Jenny Chan 陳詠欣
Jun 15, 2016

Apple Pay to launch in Hong Kong via six banks this summer

Hong Kong is much slower than China in mobile payments thanks to the popularity of the Octopus card system, but the upcoming launch of Apple Pay in the city may shake up the situation.

Apple Pay to launch in Hong Kong via six banks this summer

HONG KONG - This summer customers of six major banks in Hong Kong will be able to make payments using Apple Pay.

Greg Hingston, HSBC's head of retail banking and wealth management in Hong Kong, said the bank is among the first in the city to incorporate the payment platform and offer it to its Visa and MasterCard account holders.

Other banks taking part are Standard Chartered, BOC Hong Kong, The Bank of East Asia, DBS Hong Kong and Hang Seng Bank.

Apple Pay, which works only on recent models of the iPhone and the Apple Watch, had a lukewarm reception in its China debut four months ago, for three reasons.

First of all, Apple Pay has been "largely limited by devices," said Xiaofeng Wang, Forrester senior analyst. Apple has a "rather small" smartphone market share in China. Among metro Chinese users, only 16 percent use iOS, according to Forrester’s Consumer Technographics Asia Pacific Survey.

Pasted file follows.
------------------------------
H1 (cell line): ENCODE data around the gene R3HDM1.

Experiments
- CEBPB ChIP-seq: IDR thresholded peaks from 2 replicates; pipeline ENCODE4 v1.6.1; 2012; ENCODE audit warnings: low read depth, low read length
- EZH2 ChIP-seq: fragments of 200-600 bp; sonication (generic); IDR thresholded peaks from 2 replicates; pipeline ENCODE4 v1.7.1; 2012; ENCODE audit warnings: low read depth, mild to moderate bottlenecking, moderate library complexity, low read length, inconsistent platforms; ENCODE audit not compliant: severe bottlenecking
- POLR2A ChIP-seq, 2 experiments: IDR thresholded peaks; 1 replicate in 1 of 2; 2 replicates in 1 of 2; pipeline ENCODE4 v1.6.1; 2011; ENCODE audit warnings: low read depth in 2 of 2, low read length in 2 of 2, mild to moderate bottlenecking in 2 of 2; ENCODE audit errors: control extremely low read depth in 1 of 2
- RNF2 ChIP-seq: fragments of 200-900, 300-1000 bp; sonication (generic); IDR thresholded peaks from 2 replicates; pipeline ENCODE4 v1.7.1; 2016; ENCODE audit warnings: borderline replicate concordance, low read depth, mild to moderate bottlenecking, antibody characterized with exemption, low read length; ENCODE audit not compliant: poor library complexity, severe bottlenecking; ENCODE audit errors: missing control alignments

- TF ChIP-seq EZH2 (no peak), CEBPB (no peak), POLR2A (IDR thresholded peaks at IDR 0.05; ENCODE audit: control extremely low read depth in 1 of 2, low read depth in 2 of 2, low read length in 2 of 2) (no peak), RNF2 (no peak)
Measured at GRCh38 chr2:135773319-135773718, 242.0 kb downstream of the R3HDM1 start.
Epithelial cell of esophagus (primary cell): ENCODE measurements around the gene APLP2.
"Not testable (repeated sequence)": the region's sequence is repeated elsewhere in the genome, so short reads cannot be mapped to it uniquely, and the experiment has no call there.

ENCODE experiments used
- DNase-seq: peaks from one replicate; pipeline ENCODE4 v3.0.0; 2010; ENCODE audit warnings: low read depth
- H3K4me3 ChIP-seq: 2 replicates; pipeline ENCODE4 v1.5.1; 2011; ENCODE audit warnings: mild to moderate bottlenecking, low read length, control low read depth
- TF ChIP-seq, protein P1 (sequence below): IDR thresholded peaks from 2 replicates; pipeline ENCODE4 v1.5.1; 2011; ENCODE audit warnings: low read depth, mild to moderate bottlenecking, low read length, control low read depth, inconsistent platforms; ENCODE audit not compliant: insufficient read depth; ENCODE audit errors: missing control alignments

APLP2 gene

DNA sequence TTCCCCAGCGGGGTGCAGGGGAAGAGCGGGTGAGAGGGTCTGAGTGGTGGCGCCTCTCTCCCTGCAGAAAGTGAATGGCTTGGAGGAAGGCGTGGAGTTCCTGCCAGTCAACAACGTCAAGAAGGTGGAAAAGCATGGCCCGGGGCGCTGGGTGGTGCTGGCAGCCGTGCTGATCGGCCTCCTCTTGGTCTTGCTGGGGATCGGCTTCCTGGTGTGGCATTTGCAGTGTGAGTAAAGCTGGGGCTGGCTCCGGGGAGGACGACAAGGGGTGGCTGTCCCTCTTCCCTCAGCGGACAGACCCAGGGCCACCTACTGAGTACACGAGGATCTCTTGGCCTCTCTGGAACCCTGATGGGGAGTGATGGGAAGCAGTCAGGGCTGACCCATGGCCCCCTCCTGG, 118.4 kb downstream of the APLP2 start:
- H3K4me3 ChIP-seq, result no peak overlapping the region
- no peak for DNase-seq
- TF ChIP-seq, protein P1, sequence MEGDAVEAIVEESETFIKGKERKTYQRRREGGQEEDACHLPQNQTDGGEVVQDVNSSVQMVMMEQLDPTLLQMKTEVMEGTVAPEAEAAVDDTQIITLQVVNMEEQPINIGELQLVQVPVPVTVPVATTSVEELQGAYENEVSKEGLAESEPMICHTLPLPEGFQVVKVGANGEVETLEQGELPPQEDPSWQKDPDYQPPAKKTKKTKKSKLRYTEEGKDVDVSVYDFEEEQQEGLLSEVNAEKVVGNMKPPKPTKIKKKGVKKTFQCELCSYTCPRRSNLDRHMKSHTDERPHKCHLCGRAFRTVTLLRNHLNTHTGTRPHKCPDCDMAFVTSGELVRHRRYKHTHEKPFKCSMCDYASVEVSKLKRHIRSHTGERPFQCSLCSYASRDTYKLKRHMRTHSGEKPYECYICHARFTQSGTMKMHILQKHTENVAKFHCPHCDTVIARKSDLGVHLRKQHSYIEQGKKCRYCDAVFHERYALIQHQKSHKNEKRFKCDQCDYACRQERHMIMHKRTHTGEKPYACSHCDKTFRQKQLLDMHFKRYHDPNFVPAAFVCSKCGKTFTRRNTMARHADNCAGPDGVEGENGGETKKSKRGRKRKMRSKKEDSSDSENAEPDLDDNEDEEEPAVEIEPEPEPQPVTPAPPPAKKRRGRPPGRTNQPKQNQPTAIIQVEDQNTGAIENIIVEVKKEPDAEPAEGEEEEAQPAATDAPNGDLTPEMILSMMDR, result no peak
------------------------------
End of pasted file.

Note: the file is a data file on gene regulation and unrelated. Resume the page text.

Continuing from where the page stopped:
Secondly, Alipay and WeChat Pay have already won over millions of users, before Apple Pay even stepped into China. Almost all offline retailers, including big department stores, cafes, restaurants and small convenience stores, support Alipay and WeChat Pay, Wang said.

She also added that Apple Pay's collaboration with UnionPay did not reap an immediate payout. Traditional banks are not as fast as internet companies in terms of adopting mobile payments, and less aggressive in promoting it even if they do. At the same time, UnionPay is "distracted" in pushing its other mobile banking service Yun Shan Fu (云闪付), and exerting less efforts on Apple Pay, Wang said.

Will the launch in Hong Kong have a stronger chance than it did in China? The current Hong Kong environment already has many kinds of mobile payment services available, with different strengths and weaknesses, said Arthur Cheung, country manager for Greater China at Practicology.

"Hong Kong did have the first-of-its-kind Octopus card for mobile payment," he said. "We did have a very good start. But now, I think it's about the survival of the fittest in the global trend of omni-channel ecommerce. It depends on how Apple Pay and its partnering banks enable convenience. "The Hong Kong customer will select the most convenient one to use." 

Campaign Asia

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